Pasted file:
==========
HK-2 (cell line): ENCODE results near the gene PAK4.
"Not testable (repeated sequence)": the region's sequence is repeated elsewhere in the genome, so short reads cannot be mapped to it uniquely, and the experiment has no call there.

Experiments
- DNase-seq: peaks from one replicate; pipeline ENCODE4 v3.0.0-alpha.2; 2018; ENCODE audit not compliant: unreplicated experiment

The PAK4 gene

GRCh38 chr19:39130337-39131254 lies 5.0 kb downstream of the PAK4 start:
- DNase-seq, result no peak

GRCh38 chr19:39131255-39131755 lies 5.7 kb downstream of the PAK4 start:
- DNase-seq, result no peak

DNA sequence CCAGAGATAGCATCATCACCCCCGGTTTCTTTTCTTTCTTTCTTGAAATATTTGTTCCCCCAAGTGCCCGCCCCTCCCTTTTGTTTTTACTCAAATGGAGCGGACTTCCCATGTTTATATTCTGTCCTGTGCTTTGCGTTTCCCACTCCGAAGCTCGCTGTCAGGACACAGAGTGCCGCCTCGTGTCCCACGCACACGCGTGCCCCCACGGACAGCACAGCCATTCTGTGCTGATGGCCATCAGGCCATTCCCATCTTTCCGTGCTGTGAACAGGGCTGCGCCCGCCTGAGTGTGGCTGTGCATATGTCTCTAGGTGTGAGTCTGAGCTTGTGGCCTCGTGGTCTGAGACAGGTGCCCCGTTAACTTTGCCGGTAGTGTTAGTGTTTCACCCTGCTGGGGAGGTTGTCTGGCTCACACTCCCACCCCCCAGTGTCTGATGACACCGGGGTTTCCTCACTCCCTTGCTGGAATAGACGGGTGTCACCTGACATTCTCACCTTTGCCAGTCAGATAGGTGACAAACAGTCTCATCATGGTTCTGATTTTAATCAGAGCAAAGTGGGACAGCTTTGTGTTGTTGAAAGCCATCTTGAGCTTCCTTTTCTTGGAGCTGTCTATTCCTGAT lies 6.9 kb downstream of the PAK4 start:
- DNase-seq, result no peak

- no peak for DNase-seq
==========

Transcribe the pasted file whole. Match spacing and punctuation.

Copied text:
HK-2 (cell line): ENCODE results near the gene PAK4.
"Not testable (repeated sequence)": the region's sequence is repeated elsewhere in the genome, so short reads cannot be mapped to it uniquely, and the experiment has no call there.

Experiments
- DNase-seq: peaks from one replicate; pipeline ENCODE4 v3.0.0-alpha.2; 2018; ENCODE audit not compliant: unreplicated experiment

The PAK4 gene

GRCh38 chr19:39130337-39131254 lies 5.0 kb downstream of the PAK4 start:
- DNase-seq, result no peak

GRCh38 chr19:39131255-39131755 lies 5.7 kb downstream of the PAK4 start:
- DNase-seq, result no peak

DNA sequence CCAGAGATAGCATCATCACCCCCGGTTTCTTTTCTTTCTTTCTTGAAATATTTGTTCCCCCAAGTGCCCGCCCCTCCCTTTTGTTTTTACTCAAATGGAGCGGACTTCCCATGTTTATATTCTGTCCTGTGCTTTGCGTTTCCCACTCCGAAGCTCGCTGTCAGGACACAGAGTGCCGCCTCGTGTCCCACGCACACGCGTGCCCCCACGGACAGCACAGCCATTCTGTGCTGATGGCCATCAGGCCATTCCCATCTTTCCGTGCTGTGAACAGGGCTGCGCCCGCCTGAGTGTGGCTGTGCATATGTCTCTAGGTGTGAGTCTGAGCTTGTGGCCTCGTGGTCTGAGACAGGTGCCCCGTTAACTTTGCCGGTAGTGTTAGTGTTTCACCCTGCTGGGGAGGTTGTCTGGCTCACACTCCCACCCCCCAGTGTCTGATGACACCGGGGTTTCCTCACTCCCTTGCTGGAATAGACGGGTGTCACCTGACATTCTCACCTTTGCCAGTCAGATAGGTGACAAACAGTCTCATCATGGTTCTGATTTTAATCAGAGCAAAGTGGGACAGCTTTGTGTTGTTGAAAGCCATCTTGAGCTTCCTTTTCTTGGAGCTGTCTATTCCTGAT lies 6.9 kb downstream of the PAK4 start:
- DNase-seq, result no peak

- no peak for DNase-seq